The nature of the terrain in most parts of Wales is not conducive to large scale farming, as in other parts of Britain and Europe, and this has turned out to be an advantage in many cases. The changes in agricultural policy in the early 1950s encouraged high yields and large scale; but against this the Soil Association held many of its former meetings in West Wales, a founder member being the Rowlands farm near Aberystwyth, now famed for the Rachel's Organic dairy brand. Similarly other farms remained traditional, and when the organic movement began, many farms were ready to take advantage.

Similarly when milk quotas forced smaller producers to reconsider their position, it actually pushed many to look for value added from their output. Cheese production was a natural progression and this has been one of the most interesting developments of all. Today Wales produces over 50 cheeses, many of which have won at the prestigious British Cheese Awards.

Another great national asset is water, the supply of which seems endless, as wet summers have become a thing of the present. Welsh water supplies the main cities of central England from the great reservoirs of the Elan Valley, Lake Vyrnwy and Llyn Cywedog. Natural springs are abundant in Wales and over a dozen have been used for up-market bottled water for the retail and catering industry. The iconic blue bottle Ty Nant, now in red as well, can be found in most countries of the world.

It is most prominently displayed in a great wall of colour in Dean and Deluca, New York's finest food store that's favoured by serial killer Hannibal Lecter, immortalised by the Welsh actor Anthony Hopkins. It is also seen in James Bond films and London Fashion Week.

There are currently around fifteen small vineyards producing wines of every vintage in Wales. Though it's mooted the Romans brought vines to Wales, there are full records of wine production near Barry in the early 20th century. Most vineyards were planted in the 1980s and hence the vines are mature and the quality of the fruit makes pleasant, light wines, mainly white from German grape varieties. Mead, liqueurs, country wines and now the first whisky production from the Brecon distillery give a wide range of drinks with which to celebrate the fine food from the country.

There are so many foods from Wales I haven't mentioned - but I hope I have given you a taster of the history of our food culture.

Today Welsh food and drink enjoys a good reputation. Extensive branding research carried out over the past few years told us that consumers see Welsh food as being grown or produced in a natural and clean environment and as "tasting as it should". From this research we moved to develop what is seen as a credible positioning for the food and drink industry in Wales. "Wales: The True Taste brand".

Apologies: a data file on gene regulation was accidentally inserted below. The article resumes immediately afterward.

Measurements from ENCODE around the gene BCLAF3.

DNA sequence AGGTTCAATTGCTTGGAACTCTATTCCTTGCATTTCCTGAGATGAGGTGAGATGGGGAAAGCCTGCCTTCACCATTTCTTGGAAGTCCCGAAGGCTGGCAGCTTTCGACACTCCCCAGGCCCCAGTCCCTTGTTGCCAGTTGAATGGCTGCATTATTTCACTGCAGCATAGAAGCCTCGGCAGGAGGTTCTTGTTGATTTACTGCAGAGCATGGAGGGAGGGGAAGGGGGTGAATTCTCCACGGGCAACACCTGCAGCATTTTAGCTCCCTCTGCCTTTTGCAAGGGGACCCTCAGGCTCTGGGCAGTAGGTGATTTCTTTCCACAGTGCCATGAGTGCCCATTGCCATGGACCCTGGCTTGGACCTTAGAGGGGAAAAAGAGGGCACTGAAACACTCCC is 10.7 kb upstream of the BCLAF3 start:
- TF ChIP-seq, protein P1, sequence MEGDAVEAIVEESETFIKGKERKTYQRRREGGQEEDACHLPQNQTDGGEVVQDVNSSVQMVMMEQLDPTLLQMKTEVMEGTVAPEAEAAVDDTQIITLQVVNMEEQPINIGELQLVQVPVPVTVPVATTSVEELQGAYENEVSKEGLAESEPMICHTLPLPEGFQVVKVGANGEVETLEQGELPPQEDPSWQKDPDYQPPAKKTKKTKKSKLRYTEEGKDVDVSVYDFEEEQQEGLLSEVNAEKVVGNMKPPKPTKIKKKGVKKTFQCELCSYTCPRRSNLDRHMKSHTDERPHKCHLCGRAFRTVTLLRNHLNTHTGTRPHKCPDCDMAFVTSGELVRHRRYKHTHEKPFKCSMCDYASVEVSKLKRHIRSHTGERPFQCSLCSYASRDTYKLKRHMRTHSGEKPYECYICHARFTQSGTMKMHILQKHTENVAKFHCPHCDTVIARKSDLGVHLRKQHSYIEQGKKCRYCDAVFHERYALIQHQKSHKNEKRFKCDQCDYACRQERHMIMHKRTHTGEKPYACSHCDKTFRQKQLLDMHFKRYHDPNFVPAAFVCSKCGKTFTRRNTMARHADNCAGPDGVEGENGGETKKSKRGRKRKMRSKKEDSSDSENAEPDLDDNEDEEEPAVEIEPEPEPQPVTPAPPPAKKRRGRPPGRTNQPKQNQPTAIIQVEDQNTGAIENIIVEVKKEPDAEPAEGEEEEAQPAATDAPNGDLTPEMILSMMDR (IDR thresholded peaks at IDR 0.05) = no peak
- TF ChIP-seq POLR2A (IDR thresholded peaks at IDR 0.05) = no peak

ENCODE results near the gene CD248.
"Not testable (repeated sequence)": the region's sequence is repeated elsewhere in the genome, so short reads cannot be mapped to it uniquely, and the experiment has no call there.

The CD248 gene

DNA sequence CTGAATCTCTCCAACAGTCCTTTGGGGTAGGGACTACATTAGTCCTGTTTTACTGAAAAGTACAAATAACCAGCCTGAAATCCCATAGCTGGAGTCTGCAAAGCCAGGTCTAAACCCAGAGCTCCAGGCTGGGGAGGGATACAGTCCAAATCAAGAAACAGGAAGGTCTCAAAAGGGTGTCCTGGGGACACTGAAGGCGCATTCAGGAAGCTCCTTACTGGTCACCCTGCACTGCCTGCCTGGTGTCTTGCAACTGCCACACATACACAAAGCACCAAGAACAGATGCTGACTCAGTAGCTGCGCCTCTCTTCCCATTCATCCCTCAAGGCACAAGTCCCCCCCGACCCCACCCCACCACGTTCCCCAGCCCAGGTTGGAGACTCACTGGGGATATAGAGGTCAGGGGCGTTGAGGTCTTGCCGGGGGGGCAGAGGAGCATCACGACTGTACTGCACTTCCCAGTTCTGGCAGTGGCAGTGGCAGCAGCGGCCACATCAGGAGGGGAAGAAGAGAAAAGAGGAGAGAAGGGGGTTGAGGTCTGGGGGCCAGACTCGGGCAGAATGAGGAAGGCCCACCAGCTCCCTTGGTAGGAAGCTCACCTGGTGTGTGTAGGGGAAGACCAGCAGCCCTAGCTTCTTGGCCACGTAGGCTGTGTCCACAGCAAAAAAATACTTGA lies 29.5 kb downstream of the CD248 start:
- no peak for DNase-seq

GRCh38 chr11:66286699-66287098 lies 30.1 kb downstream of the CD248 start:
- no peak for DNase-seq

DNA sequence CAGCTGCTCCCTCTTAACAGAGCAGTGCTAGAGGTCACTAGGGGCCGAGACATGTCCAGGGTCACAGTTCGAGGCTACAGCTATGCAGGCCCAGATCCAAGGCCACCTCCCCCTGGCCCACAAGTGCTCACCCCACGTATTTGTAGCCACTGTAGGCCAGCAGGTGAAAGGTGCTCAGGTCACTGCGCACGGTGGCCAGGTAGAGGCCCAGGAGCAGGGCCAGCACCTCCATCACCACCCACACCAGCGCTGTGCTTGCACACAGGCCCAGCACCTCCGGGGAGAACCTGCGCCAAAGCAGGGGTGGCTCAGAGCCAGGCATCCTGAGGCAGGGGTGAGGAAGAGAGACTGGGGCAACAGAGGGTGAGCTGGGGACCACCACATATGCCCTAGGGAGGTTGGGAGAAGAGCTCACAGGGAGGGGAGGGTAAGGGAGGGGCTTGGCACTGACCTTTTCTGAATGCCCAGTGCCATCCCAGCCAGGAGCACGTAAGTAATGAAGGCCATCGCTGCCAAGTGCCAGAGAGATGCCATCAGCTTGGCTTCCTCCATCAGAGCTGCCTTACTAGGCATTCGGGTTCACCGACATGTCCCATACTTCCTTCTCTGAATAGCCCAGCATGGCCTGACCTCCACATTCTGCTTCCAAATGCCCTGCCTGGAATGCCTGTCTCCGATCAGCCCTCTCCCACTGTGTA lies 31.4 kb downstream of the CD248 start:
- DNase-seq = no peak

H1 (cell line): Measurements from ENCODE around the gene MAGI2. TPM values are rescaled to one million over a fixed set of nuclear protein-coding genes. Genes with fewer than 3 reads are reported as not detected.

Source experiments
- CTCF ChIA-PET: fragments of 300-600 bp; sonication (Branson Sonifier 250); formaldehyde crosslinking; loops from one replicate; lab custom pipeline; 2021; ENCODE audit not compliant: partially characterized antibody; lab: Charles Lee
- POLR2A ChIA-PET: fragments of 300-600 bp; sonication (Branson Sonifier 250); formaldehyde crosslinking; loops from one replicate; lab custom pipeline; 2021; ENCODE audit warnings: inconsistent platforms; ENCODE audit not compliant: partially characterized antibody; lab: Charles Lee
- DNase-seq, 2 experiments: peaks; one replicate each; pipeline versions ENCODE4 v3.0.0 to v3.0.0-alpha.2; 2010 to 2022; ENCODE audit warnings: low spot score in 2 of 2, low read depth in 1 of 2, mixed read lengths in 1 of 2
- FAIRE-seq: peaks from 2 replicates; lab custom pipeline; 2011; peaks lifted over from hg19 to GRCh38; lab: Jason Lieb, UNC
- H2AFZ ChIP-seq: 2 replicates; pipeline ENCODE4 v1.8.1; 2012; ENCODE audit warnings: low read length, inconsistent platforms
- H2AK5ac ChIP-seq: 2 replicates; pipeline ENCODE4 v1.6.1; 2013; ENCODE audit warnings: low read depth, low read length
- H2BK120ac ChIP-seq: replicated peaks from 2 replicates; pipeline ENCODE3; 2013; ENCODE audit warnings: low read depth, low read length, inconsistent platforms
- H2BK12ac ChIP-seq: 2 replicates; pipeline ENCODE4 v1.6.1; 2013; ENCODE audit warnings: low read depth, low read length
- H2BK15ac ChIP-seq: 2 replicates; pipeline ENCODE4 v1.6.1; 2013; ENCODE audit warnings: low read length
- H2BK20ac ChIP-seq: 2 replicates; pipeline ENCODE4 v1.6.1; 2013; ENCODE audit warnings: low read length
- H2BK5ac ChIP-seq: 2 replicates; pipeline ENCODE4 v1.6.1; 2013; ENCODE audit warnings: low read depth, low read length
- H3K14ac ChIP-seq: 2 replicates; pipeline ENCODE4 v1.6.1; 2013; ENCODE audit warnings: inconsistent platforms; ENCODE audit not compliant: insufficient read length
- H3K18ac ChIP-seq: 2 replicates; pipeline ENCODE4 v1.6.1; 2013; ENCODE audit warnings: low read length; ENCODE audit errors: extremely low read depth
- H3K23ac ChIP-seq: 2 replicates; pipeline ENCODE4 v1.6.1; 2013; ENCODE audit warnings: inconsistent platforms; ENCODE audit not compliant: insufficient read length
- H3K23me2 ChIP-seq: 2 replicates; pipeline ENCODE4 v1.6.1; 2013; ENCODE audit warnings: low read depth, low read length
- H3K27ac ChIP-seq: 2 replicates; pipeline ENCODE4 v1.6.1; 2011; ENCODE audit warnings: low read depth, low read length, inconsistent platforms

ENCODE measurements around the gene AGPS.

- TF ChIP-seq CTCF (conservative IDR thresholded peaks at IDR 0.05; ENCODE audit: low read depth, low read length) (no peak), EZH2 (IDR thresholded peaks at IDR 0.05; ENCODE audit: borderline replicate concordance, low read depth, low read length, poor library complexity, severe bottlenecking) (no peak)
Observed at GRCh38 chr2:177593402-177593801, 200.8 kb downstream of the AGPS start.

The Agency markets Welsh food and drink under this brand at home and abroad and the profile of our produce is growing year on year. Our extensive trade development work is ensuring that more and more Welsh products are appearing on the shelves of retailers across Wales, the UK, Europe, and further afield.

The brand is also being delivered through Wales' first ever True Taste Food and Drink Awards. We have 37 winners who are currently being widely promoted to the industry and consumers. We already know that the awards' brand, which is appearing on winners' packaging, is already proving a major advantage when it comes to finding new markets for Welsh products.

Alongside the brand development and promotion there is heavy investment into the industry - the processing and marketing grant scheme alone has resulted in over £30 million in investment into the industry in the past 18 months. The scheme is encouraging Welsh processing companies to develop their businesses and to add value to our raw materials - so ensuring more of that value remains in Wales and is reinvested into Wales.

We really have so much to be proud of here in Wales, and at home our food culture is developing apace. Last year we had over 50 food festivals across the nation - this would have been unheard of five years ago. We now boast five, Michelin starred restaurants as well as 285 restaurants and cafes recognised in national food guides. Wales' Culinary Team returned from its first ever Culinary

World Cup in Luxembourg laden with awards - so much for that 'gastronomic Desert' that A. A. Gill talked about.